Submitted: 09-14-2006 by hackpiper
A updated review of the Tsunami 145 w/ Rudder - now at 2 seasons experience.
First a caveat: I believe that my skills and potential have now outgrown this wonderful kayak. I'm essentially still a learner but I routinely paddle with an enthusiastic band of people who are nearly all intermediate/experts in real touring sea kayaks. It's all I can do to just keep up with them. I can handle wet exits and self/assisted reentries with great ease...but rolling the Tsunami with its wide beam and high seatback is an exercise in high comedy for my compatriots.
I'm now looking to move up to a genuine tourer with some speed and big-water capability. The WS Tempest 170 is high on the list...along with a few from the Necky, Eddyline, P&H, Impex, and Nigel Dennis lines. That said, I think the WS Tsunami 145 is a remarkable kayak, especially for those who just want to enjoy the experience and are not really interested in flying from point to point performing all sorts of cool moves in crazy water.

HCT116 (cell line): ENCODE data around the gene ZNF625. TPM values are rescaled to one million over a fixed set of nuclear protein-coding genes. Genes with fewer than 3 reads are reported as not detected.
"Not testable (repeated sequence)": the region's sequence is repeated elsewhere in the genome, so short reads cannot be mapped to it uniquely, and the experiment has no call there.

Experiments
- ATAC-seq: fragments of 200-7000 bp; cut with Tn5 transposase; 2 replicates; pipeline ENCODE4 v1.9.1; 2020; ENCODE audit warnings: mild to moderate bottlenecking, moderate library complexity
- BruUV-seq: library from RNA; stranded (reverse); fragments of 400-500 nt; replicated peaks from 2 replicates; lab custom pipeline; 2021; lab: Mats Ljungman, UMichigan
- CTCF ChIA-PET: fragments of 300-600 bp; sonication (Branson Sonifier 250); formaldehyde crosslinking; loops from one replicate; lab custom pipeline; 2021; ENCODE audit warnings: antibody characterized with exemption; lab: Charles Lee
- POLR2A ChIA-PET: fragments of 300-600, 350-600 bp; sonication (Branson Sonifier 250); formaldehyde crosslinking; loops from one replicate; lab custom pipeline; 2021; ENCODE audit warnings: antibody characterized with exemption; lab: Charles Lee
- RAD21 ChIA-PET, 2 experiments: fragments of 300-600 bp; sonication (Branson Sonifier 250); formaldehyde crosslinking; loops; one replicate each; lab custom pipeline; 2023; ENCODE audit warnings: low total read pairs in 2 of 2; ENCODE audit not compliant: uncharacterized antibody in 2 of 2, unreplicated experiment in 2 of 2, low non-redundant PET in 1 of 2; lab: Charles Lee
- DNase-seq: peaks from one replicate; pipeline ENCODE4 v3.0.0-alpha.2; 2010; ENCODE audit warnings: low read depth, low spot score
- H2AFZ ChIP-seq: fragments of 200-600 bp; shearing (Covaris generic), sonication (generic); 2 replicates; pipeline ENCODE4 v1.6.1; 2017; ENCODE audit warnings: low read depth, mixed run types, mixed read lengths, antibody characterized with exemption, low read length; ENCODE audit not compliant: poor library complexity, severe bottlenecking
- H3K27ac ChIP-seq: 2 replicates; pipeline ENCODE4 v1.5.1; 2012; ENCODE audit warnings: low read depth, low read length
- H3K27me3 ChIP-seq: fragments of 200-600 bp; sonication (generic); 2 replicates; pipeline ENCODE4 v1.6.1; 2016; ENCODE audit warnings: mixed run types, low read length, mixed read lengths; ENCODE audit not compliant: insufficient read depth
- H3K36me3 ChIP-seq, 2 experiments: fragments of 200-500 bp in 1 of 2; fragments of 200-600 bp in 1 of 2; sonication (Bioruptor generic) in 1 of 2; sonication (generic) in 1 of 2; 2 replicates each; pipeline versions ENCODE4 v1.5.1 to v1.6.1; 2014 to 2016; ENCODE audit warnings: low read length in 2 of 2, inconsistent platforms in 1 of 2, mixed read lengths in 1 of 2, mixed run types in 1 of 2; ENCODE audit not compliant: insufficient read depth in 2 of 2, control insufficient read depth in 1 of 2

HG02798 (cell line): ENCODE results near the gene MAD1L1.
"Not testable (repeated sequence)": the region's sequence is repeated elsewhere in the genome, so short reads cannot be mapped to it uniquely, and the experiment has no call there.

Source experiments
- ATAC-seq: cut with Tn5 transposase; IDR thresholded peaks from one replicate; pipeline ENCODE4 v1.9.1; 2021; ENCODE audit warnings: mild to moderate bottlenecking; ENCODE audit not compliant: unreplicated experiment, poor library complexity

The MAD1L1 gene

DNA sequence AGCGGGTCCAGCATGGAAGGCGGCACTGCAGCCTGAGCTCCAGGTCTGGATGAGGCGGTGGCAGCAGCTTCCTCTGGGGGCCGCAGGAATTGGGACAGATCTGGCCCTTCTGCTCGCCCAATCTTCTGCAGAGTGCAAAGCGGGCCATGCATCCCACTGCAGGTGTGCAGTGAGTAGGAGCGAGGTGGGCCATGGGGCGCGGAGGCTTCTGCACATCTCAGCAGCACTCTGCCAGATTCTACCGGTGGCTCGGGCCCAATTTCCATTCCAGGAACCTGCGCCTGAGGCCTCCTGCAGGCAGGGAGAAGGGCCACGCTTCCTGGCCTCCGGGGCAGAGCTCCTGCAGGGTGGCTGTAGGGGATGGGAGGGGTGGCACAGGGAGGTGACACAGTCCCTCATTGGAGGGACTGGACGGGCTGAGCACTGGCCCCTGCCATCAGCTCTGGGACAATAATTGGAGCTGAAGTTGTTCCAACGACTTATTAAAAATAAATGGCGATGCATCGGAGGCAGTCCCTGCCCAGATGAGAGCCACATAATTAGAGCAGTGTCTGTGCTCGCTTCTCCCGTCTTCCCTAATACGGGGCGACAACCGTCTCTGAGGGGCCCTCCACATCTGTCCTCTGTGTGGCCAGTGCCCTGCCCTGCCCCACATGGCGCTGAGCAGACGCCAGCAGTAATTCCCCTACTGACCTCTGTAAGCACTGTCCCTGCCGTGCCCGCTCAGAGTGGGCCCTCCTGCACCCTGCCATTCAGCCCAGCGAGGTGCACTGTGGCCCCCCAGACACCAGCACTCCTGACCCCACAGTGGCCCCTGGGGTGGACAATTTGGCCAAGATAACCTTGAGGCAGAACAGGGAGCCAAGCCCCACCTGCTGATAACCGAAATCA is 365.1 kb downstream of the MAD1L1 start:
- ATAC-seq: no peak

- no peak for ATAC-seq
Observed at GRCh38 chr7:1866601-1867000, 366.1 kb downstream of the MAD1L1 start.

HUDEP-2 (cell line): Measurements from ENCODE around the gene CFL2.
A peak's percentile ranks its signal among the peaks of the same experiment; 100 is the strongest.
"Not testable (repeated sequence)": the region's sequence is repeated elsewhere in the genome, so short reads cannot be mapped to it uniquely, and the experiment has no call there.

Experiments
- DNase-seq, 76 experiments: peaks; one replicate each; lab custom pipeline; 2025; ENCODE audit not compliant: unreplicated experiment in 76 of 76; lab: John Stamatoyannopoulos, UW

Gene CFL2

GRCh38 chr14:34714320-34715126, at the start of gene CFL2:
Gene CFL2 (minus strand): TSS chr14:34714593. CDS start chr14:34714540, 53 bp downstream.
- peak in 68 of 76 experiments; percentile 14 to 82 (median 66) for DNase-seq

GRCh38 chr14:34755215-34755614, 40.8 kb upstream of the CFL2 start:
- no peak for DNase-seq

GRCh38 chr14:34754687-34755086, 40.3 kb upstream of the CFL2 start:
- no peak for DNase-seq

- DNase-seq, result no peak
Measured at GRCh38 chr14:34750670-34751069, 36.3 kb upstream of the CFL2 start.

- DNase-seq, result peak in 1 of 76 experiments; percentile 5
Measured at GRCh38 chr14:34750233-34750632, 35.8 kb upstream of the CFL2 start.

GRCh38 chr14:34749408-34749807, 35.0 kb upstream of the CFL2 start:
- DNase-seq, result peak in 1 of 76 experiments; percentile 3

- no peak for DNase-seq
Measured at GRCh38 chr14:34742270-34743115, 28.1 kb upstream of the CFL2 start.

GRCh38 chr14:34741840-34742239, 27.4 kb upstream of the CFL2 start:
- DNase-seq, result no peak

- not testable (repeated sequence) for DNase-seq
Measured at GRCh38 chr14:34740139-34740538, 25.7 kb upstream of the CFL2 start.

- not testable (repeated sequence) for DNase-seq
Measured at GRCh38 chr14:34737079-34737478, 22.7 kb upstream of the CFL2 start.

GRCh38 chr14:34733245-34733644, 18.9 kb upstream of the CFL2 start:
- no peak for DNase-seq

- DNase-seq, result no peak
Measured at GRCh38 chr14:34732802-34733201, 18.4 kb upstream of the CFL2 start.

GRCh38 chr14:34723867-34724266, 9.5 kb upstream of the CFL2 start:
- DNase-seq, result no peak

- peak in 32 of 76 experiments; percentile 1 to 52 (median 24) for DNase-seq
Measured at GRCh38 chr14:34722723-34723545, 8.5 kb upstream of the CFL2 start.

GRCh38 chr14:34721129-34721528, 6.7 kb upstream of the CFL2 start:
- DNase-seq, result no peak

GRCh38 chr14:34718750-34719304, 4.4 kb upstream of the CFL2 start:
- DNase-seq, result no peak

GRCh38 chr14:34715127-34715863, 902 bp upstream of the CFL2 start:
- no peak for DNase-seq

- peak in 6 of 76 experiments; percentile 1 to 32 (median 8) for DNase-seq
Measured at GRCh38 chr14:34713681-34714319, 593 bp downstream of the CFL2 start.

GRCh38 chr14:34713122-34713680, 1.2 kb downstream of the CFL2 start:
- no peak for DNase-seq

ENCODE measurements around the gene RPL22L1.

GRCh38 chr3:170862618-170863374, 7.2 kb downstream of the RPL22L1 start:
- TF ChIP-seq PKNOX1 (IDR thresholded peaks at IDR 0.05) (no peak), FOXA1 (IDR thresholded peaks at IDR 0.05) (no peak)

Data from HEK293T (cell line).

The pros: Very stable...WS knows what it is doing with the hull design. Tracks well. With the rudder down it goes straight as an arrow through chop, following seas, and angular currents. You won't find a more comfortable seating setup anywhere. Its amazing. Dials right in to your comfort zone. Tons of room and storage. We've been camping for days out of this thing. Very safe and easy to reenter with a paddle float if it goes over.
Cons: Not a true sea kayak or tourer designed for speed. Not a flaw...but you should know that of this inherent limitation. Seatback is very high for comfort...but it gets in the way of reentry and especially rolls. Again, that's not the purpose of this kayak...but you should know about it. Hatches leak a little if not put on very carefully. Need to pay attention when sealing. Hull design is quite high --tends to catch a lot of wind. It moves along, but the relatively rounded bow entry point impedes speed. On the water, the top speed is obviously lower than genuine touring kayaks. That stable bow design gets wet. Where refined sea kayaks just cut through things, the Tsunami 145 creates some splash. All in all a fine light touring kayak...probably the best out there. If that's what you want, this is probably the kayak of choice.